The amount of water used to facilitate the partitioning is dependent in part on the nature of the extraction solvent employed, increased solvent polarity requiring increased amounts of water. Since a preferred aim in carrying out the extraction is to produce a solution of sucrose-6-ester in a solvent such as DMF, which solution is suitable for direct chlorination by the method disclosed in U.S. patent application Ser. No. 382,147 wherein the solution should be anhydrous, it is important for economic reasons to minimize the amount of water employed. The table below shows data on the extraction of the tin compound distannoxane diacetate ("DSDA") from a 100 g sucrose input scale sucrose-6-acetate reaction mixture (produced by the method of Example 8, first 2 paragraphs), using variable amounts of cyclohexane and water. A single extraction step was used. In commercial practice, it is probable that more than one (e.g., two or three) extraction steps would be used.
__________________________________________________________________________MLCYCLOHEXANE ML H2 O/DSDA GM DSDA MOL %EXTRACTED WATER MOL RATIO REMAINING* DSDA__________________________________________________________________________000 0 -- 92.6 00.0100 0 -- 74.5 19.5100 5 1.80 6.95 92.5100 10 3.60 4.52 95 1100 20 7.20 3.55 96.2100 30 10.8 2.59 97.2200 30 10.8 1.45 98.4__________________________________________________________________________ *Grams of DSDA remaining in the raffinate following extraction.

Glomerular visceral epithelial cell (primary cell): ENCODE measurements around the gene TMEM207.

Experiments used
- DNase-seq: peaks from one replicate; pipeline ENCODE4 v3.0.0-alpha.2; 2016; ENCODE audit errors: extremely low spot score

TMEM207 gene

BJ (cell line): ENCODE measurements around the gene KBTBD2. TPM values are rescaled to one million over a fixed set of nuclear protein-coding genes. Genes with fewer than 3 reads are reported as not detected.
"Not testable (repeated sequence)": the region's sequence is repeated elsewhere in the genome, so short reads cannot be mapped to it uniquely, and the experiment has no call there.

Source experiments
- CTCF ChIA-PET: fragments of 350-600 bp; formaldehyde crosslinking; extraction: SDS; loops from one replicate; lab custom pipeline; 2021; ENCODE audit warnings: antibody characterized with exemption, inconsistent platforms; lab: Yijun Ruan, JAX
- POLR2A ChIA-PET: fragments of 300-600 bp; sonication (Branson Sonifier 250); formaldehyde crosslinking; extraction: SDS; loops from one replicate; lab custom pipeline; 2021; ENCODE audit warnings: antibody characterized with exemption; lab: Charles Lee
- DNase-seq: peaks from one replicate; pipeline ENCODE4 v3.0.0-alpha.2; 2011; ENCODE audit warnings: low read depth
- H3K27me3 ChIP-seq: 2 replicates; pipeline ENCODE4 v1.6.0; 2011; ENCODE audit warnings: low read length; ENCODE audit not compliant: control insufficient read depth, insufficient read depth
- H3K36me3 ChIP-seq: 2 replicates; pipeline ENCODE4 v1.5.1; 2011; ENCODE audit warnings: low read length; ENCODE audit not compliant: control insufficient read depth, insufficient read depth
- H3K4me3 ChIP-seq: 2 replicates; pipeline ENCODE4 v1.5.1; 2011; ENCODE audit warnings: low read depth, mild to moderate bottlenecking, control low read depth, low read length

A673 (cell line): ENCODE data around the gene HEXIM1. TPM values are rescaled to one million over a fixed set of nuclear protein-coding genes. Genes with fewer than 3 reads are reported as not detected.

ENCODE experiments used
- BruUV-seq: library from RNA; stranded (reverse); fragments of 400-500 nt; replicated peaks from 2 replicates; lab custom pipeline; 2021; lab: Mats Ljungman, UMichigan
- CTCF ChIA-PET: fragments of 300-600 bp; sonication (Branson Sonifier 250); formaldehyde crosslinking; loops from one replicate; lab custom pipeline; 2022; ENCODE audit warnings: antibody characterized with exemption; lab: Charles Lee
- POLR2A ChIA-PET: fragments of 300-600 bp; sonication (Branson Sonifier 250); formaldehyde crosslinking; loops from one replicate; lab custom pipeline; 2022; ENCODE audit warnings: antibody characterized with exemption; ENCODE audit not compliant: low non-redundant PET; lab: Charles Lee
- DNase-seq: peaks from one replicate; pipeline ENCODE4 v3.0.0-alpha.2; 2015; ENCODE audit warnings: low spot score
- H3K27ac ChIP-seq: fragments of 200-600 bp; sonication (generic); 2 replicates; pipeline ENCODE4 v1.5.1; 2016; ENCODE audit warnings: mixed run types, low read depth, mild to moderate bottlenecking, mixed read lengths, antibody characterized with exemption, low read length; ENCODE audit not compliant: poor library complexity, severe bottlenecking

It can be seen that in the absence of water the extraction is inefficient, but that addition of only a small amount of water is sufficient to produce an efficient and effective partitioning of the tin species into the hydrocarbon phase. The total extraction feed (i.e., the DMF solution of S-6-A plus DSDA, not including the cyclohexane) comprised 540 g of solution which contained about 92.6 grams (0.154 mol) of DSDA. The preferred extraction solvents and water quantities employed in the practice of the invention are hydrocarbon solvents and from about three moles of water to about twenty moles of water per mole of DSDE present in the extraction mixture. The preferred extraction solvents are hexane, cyclohexane, and heptane, and the preferred proportions of water are from about five to about ten moles of water per mole of DSDE.